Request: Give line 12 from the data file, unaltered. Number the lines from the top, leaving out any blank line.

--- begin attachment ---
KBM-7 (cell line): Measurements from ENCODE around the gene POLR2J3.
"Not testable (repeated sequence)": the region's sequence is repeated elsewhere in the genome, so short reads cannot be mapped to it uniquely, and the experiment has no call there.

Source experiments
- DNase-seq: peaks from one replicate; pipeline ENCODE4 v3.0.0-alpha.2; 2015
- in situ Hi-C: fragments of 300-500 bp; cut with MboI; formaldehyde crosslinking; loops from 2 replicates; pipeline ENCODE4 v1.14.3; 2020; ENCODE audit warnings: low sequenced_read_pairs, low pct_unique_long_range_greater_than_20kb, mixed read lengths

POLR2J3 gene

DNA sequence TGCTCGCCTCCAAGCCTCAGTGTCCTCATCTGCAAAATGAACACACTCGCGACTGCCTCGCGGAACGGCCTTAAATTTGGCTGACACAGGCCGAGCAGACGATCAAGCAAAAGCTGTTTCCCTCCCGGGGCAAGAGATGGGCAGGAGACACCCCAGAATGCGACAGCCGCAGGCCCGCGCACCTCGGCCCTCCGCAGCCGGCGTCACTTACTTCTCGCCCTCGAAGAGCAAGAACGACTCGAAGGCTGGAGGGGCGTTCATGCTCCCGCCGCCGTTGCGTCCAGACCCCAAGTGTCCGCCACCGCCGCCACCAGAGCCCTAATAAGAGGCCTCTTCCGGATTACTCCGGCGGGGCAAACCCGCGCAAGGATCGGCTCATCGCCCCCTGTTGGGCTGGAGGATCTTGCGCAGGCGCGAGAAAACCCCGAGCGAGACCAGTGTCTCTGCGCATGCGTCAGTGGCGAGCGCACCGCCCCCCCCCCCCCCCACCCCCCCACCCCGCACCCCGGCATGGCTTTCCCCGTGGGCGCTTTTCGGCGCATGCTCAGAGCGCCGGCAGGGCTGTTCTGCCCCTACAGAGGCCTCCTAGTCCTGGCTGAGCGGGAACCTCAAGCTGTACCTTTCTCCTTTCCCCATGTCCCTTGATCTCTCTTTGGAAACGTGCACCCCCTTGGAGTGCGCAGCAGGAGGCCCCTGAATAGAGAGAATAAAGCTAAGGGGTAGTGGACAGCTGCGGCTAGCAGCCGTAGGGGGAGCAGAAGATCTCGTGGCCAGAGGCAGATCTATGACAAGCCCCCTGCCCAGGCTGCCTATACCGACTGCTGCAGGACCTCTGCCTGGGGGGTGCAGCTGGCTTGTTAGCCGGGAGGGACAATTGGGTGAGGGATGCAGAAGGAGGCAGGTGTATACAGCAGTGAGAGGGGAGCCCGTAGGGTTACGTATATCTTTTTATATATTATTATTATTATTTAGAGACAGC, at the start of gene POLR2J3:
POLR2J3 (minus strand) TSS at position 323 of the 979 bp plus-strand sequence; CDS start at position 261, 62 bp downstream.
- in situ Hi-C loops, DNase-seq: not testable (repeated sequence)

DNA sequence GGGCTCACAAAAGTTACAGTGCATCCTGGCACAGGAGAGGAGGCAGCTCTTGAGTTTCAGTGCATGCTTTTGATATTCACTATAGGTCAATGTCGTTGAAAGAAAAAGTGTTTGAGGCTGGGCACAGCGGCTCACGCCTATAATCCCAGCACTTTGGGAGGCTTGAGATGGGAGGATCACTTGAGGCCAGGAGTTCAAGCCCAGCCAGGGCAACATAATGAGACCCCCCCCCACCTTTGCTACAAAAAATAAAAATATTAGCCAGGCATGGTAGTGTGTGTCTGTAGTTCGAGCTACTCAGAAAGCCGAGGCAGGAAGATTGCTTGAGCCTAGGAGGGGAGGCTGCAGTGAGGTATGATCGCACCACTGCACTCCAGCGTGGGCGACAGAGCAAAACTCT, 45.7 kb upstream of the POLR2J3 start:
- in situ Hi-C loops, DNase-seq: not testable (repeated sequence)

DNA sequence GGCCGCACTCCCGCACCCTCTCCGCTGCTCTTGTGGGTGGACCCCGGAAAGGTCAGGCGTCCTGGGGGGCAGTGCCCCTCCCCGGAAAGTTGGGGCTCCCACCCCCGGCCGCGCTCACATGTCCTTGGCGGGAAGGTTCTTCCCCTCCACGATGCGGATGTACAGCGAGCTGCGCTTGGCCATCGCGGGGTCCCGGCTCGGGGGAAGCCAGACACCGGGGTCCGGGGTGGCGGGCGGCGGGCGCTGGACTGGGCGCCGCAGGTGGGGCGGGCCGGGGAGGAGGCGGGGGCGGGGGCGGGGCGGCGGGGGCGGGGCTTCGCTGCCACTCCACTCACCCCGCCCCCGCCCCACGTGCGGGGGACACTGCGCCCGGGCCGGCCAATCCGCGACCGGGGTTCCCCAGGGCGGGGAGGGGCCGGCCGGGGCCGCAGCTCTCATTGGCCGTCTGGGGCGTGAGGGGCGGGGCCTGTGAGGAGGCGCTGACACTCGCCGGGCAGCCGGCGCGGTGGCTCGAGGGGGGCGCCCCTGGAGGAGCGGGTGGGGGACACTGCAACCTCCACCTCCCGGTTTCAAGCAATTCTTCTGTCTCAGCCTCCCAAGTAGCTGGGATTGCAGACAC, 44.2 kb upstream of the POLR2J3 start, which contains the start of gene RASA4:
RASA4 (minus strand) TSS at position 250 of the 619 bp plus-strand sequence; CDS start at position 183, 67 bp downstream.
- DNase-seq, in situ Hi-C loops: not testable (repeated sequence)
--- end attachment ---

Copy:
DNA sequence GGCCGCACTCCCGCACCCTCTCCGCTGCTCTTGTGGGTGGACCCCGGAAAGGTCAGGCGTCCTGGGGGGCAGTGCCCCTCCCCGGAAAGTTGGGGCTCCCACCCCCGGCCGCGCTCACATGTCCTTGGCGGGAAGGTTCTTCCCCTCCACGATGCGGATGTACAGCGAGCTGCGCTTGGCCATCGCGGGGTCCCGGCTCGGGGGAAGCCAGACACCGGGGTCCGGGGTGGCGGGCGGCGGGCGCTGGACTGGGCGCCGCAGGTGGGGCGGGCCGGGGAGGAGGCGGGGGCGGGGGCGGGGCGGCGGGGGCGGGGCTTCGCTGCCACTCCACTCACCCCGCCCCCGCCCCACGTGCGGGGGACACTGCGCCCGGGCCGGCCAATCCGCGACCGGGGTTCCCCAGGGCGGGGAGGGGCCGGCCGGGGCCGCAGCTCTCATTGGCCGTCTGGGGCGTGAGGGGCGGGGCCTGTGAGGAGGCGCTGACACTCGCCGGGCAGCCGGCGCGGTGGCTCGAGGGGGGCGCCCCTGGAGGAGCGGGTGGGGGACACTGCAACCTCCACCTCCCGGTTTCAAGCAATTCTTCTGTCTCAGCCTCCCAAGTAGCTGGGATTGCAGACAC, 44.2 kb upstream of the POLR2J3 start, which contains the start of gene RASA4: